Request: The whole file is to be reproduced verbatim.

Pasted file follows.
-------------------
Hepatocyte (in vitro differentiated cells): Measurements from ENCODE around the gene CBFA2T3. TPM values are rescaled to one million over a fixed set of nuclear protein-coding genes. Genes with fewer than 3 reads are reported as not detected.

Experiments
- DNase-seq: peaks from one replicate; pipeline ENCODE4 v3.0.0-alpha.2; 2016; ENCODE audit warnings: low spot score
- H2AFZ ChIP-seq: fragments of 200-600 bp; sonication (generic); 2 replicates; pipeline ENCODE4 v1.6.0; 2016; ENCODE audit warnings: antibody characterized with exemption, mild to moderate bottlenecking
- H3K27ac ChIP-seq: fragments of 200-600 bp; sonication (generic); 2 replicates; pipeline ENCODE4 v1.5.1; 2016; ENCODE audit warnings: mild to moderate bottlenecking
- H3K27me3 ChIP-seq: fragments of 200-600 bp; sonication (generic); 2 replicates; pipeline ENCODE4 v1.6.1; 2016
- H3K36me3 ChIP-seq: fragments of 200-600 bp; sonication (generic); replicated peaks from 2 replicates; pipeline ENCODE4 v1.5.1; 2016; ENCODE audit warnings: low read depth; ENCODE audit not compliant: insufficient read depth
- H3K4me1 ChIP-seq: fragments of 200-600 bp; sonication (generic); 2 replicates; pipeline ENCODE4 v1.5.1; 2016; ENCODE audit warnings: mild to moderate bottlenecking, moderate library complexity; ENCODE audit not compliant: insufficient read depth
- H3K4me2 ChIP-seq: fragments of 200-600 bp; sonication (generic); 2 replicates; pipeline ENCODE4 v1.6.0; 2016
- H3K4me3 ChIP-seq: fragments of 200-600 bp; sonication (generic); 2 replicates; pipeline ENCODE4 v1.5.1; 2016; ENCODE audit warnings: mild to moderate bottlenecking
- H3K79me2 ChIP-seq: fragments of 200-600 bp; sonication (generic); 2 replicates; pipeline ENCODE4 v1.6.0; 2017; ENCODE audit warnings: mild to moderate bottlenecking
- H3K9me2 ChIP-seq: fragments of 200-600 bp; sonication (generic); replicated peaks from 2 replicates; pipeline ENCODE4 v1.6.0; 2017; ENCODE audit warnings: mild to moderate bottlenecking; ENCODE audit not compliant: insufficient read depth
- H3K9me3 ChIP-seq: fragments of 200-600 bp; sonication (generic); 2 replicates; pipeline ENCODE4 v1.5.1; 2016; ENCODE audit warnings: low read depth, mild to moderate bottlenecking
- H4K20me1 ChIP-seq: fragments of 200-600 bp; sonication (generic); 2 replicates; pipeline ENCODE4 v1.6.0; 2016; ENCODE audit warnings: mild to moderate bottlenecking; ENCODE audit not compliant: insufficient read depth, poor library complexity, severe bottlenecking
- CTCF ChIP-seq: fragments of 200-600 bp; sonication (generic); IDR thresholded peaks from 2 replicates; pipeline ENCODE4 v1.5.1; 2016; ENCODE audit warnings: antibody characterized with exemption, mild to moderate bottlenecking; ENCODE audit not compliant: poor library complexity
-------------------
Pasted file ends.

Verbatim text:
Hepatocyte (in vitro differentiated cells): Measurements from ENCODE around the gene CBFA2T3. TPM values are rescaled to one million over a fixed set of nuclear protein-coding genes. Genes with fewer than 3 reads are reported as not detected.

Experiments
- DNase-seq: peaks from one replicate; pipeline ENCODE4 v3.0.0-alpha.2; 2016; ENCODE audit warnings: low spot score
- H2AFZ ChIP-seq: fragments of 200-600 bp; sonication (generic); 2 replicates; pipeline ENCODE4 v1.6.0; 2016; ENCODE audit warnings: antibody characterized with exemption, mild to moderate bottlenecking
- H3K27ac ChIP-seq: fragments of 200-600 bp; sonication (generic); 2 replicates; pipeline ENCODE4 v1.5.1; 2016; ENCODE audit warnings: mild to moderate bottlenecking
- H3K27me3 ChIP-seq: fragments of 200-600 bp; sonication (generic); 2 replicates; pipeline ENCODE4 v1.6.1; 2016
- H3K36me3 ChIP-seq: fragments of 200-600 bp; sonication (generic); replicated peaks from 2 replicates; pipeline ENCODE4 v1.5.1; 2016; ENCODE audit warnings: low read depth; ENCODE audit not compliant: insufficient read depth
- H3K4me1 ChIP-seq: fragments of 200-600 bp; sonication (generic); 2 replicates; pipeline ENCODE4 v1.5.1; 2016; ENCODE audit warnings: mild to moderate bottlenecking, moderate library complexity; ENCODE audit not compliant: insufficient read depth
- H3K4me2 ChIP-seq: fragments of 200-600 bp; sonication (generic); 2 replicates; pipeline ENCODE4 v1.6.0; 2016
- H3K4me3 ChIP-seq: fragments of 200-600 bp; sonication (generic); 2 replicates; pipeline ENCODE4 v1.5.1; 2016; ENCODE audit warnings: mild to moderate bottlenecking
- H3K79me2 ChIP-seq: fragments of 200-600 bp; sonication (generic); 2 replicates; pipeline ENCODE4 v1.6.0; 2017; ENCODE audit warnings: mild to moderate bottlenecking
- H3K9me2 ChIP-seq: fragments of 200-600 bp; sonication (generic); replicated peaks from 2 replicates; pipeline ENCODE4 v1.6.0; 2017; ENCODE audit warnings: mild to moderate bottlenecking; ENCODE audit not compliant: insufficient read depth
- H3K9me3 ChIP-seq: fragments of 200-600 bp; sonication (generic); 2 replicates; pipeline ENCODE4 v1.5.1; 2016; ENCODE audit warnings: low read depth, mild to moderate bottlenecking
- H4K20me1 ChIP-seq: fragments of 200-600 bp; sonication (generic); 2 replicates; pipeline ENCODE4 v1.6.0; 2016; ENCODE audit warnings: mild to moderate bottlenecking; ENCODE audit not compliant: insufficient read depth, poor library complexity, severe bottlenecking
- CTCF ChIP-seq: fragments of 200-600 bp; sonication (generic); IDR thresholded peaks from 2 replicates; pipeline ENCODE4 v1.5.1; 2016; ENCODE audit warnings: antibody characterized with exemption, mild to moderate bottlenecking; ENCODE audit not compliant: poor library complexity